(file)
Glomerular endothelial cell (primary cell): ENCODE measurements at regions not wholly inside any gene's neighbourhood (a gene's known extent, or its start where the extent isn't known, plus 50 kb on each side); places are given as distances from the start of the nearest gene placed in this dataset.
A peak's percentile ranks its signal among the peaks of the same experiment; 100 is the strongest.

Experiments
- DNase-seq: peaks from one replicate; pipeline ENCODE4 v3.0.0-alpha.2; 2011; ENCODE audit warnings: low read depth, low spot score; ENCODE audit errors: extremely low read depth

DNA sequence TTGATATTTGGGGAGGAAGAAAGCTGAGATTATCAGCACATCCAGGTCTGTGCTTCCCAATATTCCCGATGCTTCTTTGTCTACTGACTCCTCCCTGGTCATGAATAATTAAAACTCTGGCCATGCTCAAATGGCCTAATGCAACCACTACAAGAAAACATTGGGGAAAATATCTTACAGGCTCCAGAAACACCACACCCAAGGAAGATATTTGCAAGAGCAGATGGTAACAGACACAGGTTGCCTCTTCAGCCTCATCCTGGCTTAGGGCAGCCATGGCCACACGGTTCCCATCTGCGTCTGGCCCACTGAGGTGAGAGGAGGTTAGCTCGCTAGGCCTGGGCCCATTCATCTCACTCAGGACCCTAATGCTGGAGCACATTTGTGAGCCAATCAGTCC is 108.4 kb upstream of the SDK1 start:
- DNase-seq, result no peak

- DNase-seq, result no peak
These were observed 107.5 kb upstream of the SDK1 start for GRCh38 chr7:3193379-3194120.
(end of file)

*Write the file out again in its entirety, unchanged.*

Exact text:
Glomerular endothelial cell (primary cell): ENCODE measurements at regions not wholly inside any gene's neighbourhood (a gene's known extent, or its start where the extent isn't known, plus 50 kb on each side); places are given as distances from the start of the nearest gene placed in this dataset.
A peak's percentile ranks its signal among the peaks of the same experiment; 100 is the strongest.

Experiments
- DNase-seq: peaks from one replicate; pipeline ENCODE4 v3.0.0-alpha.2; 2011; ENCODE audit warnings: low read depth, low spot score; ENCODE audit errors: extremely low read depth

DNA sequence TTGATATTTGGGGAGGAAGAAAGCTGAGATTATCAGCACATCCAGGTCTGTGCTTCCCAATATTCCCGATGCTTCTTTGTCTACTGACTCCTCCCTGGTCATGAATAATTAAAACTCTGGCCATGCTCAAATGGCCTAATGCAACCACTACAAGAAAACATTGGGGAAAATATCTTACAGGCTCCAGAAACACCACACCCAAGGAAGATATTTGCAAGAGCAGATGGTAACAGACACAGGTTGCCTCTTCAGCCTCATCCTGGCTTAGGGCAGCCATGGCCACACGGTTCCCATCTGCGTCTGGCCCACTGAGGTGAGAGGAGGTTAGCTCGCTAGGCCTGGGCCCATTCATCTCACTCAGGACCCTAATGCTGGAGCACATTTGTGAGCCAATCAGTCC is 108.4 kb upstream of the SDK1 start:
- DNase-seq, result no peak

- DNase-seq, result no peak
These were observed 107.5 kb upstream of the SDK1 start for GRCh38 chr7:3193379-3194120.